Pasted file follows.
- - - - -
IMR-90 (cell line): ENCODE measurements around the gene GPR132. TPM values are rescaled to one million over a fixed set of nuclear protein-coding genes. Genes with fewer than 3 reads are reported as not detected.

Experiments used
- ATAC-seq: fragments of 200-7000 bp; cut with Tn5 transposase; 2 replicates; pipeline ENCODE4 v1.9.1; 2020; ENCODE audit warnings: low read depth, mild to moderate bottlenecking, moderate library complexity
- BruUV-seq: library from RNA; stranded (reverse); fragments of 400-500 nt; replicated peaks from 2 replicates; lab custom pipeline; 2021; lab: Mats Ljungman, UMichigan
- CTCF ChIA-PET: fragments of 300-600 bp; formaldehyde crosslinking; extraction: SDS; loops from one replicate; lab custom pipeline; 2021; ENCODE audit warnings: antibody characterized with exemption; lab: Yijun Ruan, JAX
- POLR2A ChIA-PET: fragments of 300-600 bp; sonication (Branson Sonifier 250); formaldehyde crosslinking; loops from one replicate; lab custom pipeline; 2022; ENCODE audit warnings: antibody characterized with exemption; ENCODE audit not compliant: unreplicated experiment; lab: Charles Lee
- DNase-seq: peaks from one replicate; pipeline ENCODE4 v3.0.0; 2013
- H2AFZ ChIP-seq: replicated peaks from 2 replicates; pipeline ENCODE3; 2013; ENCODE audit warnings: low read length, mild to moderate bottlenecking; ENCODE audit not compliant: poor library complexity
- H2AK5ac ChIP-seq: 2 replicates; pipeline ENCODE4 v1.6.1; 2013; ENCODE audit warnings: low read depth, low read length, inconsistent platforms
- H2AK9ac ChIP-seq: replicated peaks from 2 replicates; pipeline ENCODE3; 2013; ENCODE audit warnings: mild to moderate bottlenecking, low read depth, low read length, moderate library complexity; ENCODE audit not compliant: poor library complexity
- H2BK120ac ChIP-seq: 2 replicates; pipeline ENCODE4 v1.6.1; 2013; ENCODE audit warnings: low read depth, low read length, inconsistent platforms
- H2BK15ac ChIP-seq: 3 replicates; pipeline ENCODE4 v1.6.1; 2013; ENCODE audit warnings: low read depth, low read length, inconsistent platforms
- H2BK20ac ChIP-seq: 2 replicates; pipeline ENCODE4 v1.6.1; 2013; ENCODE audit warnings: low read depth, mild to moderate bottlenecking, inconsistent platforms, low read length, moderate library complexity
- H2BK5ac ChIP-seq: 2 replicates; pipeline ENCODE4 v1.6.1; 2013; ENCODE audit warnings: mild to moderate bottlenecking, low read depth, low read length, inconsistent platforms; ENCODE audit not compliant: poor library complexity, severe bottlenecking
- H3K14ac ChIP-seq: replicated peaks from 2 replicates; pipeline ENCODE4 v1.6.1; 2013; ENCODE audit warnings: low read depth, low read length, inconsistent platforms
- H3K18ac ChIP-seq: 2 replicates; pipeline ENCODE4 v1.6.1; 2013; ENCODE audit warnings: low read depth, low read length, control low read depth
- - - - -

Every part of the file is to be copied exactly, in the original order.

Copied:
IMR-90 (cell line): ENCODE measurements around the gene GPR132. TPM values are rescaled to one million over a fixed set of nuclear protein-coding genes. Genes with fewer than 3 reads are reported as not detected.

Experiments used
- ATAC-seq: fragments of 200-7000 bp; cut with Tn5 transposase; 2 replicates; pipeline ENCODE4 v1.9.1; 2020; ENCODE audit warnings: low read depth, mild to moderate bottlenecking, moderate library complexity
- BruUV-seq: library from RNA; stranded (reverse); fragments of 400-500 nt; replicated peaks from 2 replicates; lab custom pipeline; 2021; lab: Mats Ljungman, UMichigan
- CTCF ChIA-PET: fragments of 300-600 bp; formaldehyde crosslinking; extraction: SDS; loops from one replicate; lab custom pipeline; 2021; ENCODE audit warnings: antibody characterized with exemption; lab: Yijun Ruan, JAX
- POLR2A ChIA-PET: fragments of 300-600 bp; sonication (Branson Sonifier 250); formaldehyde crosslinking; loops from one replicate; lab custom pipeline; 2022; ENCODE audit warnings: antibody characterized with exemption; ENCODE audit not compliant: unreplicated experiment; lab: Charles Lee
- DNase-seq: peaks from one replicate; pipeline ENCODE4 v3.0.0; 2013
- H2AFZ ChIP-seq: replicated peaks from 2 replicates; pipeline ENCODE3; 2013; ENCODE audit warnings: low read length, mild to moderate bottlenecking; ENCODE audit not compliant: poor library complexity
- H2AK5ac ChIP-seq: 2 replicates; pipeline ENCODE4 v1.6.1; 2013; ENCODE audit warnings: low read depth, low read length, inconsistent platforms
- H2AK9ac ChIP-seq: replicated peaks from 2 replicates; pipeline ENCODE3; 2013; ENCODE audit warnings: mild to moderate bottlenecking, low read depth, low read length, moderate library complexity; ENCODE audit not compliant: poor library complexity
- H2BK120ac ChIP-seq: 2 replicates; pipeline ENCODE4 v1.6.1; 2013; ENCODE audit warnings: low read depth, low read length, inconsistent platforms
- H2BK15ac ChIP-seq: 3 replicates; pipeline ENCODE4 v1.6.1; 2013; ENCODE audit warnings: low read depth, low read length, inconsistent platforms
- H2BK20ac ChIP-seq: 2 replicates; pipeline ENCODE4 v1.6.1; 2013; ENCODE audit warnings: low read depth, mild to moderate bottlenecking, inconsistent platforms, low read length, moderate library complexity
- H2BK5ac ChIP-seq: 2 replicates; pipeline ENCODE4 v1.6.1; 2013; ENCODE audit warnings: mild to moderate bottlenecking, low read depth, low read length, inconsistent platforms; ENCODE audit not compliant: poor library complexity, severe bottlenecking
- H3K14ac ChIP-seq: replicated peaks from 2 replicates; pipeline ENCODE4 v1.6.1; 2013; ENCODE audit warnings: low read depth, low read length, inconsistent platforms
- H3K18ac ChIP-seq: 2 replicates; pipeline ENCODE4 v1.6.1; 2013; ENCODE audit warnings: low read depth, low read length, control low read depth